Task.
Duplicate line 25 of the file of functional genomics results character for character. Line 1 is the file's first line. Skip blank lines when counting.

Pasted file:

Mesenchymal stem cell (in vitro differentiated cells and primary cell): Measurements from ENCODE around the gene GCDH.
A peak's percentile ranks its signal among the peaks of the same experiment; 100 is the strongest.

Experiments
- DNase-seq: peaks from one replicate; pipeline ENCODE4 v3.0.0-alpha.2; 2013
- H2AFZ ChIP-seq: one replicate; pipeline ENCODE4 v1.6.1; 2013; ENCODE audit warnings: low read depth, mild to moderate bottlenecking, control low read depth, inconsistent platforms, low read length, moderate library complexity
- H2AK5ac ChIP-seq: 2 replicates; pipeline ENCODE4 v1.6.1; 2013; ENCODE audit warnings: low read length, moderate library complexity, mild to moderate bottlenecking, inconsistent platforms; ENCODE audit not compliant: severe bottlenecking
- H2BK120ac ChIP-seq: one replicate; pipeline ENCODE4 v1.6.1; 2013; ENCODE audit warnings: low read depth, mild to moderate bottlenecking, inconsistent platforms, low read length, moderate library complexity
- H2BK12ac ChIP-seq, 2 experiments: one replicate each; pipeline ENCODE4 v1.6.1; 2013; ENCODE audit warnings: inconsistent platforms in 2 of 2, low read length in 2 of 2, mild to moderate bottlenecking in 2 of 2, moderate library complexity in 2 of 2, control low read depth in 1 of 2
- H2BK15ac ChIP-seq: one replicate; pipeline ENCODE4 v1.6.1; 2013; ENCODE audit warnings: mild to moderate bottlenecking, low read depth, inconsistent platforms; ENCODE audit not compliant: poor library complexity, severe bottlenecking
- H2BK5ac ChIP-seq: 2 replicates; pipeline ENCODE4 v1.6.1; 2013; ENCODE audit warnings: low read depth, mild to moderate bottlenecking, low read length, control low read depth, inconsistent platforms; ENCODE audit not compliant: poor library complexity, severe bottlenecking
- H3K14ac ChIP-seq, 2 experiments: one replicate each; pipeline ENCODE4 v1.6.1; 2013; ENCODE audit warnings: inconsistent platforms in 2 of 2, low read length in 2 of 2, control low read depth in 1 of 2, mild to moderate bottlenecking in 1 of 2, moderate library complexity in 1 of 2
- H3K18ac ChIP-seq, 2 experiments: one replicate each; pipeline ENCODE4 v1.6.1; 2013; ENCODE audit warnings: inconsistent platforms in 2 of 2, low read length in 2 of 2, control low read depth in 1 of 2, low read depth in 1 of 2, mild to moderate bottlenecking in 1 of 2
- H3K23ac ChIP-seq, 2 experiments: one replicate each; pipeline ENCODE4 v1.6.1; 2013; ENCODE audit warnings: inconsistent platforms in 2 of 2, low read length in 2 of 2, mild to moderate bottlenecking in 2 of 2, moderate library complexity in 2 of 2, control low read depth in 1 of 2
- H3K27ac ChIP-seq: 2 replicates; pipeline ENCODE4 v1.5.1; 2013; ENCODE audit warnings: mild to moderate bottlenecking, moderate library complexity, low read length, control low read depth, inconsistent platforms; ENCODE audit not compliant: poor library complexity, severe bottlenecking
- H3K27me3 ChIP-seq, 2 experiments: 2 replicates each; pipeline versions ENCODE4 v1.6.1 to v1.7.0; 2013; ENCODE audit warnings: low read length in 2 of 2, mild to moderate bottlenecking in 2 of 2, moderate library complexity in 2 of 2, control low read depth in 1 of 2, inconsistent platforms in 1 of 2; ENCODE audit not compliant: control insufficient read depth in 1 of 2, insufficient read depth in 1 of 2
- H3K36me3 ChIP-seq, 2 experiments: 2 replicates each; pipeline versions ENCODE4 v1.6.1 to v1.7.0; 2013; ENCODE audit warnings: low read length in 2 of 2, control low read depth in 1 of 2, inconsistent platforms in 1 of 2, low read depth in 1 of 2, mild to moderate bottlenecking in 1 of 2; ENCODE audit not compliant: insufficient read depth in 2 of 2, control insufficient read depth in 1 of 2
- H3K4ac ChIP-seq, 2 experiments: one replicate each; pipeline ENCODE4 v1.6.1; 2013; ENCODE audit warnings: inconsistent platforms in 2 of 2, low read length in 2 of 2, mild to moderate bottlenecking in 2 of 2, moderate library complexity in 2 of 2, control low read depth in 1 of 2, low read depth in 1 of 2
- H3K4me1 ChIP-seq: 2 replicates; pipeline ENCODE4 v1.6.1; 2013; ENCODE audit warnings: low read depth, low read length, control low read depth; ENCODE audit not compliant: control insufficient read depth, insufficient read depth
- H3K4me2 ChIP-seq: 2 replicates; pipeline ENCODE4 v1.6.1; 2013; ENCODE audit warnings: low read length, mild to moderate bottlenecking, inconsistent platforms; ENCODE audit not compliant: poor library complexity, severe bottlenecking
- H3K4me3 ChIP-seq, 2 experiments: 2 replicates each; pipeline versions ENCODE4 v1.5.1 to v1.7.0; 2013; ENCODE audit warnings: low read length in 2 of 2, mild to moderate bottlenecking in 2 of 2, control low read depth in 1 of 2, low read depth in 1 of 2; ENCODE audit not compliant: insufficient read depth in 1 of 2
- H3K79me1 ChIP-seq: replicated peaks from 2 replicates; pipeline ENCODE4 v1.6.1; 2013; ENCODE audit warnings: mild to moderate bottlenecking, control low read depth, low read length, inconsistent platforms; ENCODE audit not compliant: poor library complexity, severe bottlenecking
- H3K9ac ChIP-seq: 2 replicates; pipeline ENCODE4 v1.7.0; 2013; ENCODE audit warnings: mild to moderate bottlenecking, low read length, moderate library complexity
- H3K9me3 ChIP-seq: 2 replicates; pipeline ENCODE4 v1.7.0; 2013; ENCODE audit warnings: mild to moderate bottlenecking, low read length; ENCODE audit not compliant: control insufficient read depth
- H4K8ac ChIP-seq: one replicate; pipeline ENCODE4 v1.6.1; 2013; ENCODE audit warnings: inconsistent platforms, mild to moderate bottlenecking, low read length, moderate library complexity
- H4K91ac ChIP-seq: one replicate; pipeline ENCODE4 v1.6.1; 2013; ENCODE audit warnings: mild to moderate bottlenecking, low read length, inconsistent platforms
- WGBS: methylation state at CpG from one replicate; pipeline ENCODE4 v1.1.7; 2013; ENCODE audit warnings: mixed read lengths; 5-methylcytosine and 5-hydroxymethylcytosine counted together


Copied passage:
- H4K91ac ChIP-seq: one replicate; pipeline ENCODE4 v1.6.1; 2013; ENCODE audit warnings: mild to moderate bottlenecking, low read length, inconsistent platforms